Biopics are all the rage these days; the rapid, fast paced nature of modern life has led to a growth in demand for information in a concise, engaging and entertaining format. Inevitably, the most revered and vilified cultural icons of the 20th Century have been immortalised in movie form, yet this way of increasing public knowledge simultaneously devours the historical importance of these figures. Some of these films simply lacked historical integrity and accuracy, whole others were heavily influenced by people depicted in them, leading to heroic interpretations of otherwise minor individuals. Then we have those individuals who are forever frozen in an image - Che Guevara is void of meaning, and because of this his 3 (yes 3!) films have done little more than further extend the market for T-shirts plastered with his image. Some of these films were critically acclaimed Oscar nominees; others were less well received. But it's key to remember that no matter how many stars appear, or how well acted the movie is, integrity remains one of the most important factors.
7. J Edgar
Topping off the list we have Clint Eastwood's 2011 film J Edgar. Based on the pretty spectacular life of the first FBI Director this entry starred Leonardo DiCaprio as the titular character, playing him from a young man to a dying octogenarian. Hoover was a peculiar man; he had an insatiable obsession with African American sexuality (to the point where he had a tape made of Martin Luther King Jr. taking part in an orgy, for the use in extortion), he had a strange obsession with his mother (allegedly dressing as her), and there is an abundance of rumours claiming he was secretly homosexual. Although the movie touched on the homosexual aspects of the man, and talked about the letter he sent trying to force Martin Luther King to commit suicide, the film failed to contextualise the man. By treating him in a vacuum the film failed to recognise the forces that made the man, as well as the people that enabled him to build a labyrinth library of files-supposedly keeping dirt on all the Presidents so he could stop them from firing him. Hoover was possibly the most powerful man in America during the fifties and sixties meant that the material was and continues to be contentious; it's hard to succeed by speaking ill of the dead, but the appeal of sensationalism clearly beat the historical integrity of the film.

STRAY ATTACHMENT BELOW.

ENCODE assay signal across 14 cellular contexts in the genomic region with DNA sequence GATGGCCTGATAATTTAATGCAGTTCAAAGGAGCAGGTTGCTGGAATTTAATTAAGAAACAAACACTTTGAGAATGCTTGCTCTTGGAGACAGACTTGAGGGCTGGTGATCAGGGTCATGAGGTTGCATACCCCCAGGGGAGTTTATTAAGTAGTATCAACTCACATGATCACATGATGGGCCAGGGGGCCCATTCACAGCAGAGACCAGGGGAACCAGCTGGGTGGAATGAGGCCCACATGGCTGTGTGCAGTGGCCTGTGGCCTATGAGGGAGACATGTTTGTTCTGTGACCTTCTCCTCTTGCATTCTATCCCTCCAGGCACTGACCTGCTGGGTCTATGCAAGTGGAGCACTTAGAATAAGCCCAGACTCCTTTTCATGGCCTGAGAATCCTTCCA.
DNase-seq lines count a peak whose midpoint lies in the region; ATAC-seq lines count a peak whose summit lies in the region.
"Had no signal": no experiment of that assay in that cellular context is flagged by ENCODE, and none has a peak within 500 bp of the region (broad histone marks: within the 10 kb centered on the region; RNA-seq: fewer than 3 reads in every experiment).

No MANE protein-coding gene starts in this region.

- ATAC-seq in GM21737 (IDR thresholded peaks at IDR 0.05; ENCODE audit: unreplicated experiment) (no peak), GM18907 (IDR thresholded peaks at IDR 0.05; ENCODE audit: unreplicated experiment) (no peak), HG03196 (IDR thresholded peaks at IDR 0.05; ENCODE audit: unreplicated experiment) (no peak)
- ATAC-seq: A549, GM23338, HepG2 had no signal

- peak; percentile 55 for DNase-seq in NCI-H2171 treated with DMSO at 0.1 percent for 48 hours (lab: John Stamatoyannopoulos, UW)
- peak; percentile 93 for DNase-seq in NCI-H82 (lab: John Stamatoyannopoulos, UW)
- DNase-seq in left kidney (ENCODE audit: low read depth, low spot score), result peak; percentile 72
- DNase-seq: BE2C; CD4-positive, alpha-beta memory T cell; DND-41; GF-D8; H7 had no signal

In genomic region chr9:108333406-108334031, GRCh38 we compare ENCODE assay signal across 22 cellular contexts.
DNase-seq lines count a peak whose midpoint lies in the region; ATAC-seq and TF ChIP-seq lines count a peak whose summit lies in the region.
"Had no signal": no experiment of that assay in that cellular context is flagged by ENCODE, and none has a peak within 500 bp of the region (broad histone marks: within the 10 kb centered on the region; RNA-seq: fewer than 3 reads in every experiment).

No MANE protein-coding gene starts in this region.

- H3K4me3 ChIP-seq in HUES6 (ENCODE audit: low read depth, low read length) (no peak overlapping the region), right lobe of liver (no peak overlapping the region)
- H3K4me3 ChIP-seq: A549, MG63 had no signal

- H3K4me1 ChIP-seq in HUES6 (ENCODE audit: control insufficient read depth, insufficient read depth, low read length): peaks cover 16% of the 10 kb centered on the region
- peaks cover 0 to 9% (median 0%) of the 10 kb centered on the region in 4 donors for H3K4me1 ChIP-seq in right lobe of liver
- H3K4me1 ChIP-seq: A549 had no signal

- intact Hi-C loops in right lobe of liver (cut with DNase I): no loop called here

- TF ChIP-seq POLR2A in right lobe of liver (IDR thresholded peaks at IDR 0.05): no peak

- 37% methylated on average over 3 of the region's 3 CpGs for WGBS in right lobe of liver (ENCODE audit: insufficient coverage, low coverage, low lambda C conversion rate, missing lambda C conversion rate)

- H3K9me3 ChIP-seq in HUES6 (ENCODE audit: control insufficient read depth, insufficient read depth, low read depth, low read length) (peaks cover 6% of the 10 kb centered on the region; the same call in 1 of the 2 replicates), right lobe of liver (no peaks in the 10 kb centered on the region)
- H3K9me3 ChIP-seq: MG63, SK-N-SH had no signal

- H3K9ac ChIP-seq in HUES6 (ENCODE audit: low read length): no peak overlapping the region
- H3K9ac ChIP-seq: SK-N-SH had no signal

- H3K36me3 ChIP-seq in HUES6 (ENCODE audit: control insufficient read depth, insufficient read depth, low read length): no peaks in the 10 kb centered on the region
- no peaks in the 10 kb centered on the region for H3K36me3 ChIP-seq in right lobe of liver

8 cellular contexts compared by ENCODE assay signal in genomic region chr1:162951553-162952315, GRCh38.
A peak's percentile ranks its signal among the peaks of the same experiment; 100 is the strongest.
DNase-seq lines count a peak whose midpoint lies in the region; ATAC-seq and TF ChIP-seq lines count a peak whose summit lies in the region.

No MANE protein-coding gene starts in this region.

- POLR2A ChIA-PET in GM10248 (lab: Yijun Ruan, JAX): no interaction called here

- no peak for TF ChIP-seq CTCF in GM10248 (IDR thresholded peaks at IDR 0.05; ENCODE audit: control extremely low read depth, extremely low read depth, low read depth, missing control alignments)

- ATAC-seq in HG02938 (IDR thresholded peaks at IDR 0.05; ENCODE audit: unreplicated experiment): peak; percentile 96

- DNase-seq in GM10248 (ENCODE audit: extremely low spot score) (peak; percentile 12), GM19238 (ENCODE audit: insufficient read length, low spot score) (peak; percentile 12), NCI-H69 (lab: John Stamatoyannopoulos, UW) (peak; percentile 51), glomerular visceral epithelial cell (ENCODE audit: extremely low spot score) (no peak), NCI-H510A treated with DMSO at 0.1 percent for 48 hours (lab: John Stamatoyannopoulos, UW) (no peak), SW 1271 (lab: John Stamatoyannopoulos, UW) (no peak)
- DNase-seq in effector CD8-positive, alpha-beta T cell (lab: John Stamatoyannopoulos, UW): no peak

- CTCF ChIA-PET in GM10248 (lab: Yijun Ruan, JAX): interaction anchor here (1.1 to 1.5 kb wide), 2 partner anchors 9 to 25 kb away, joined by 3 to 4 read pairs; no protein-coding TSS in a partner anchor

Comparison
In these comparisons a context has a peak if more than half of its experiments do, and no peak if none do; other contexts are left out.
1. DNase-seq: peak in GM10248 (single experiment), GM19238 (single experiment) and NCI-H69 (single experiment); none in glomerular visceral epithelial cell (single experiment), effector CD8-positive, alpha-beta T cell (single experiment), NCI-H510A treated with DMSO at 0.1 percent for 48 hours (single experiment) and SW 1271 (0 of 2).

A 21 year old History graduate looking for someone to listen to his ramblings. Lover of comic books, movies and all other superhero related things. Published in The Independent, always looking for interesting things to write about...Follow me on Twitter at @samclements1993, and check out my blog: http://samuelclements.wordpress.com/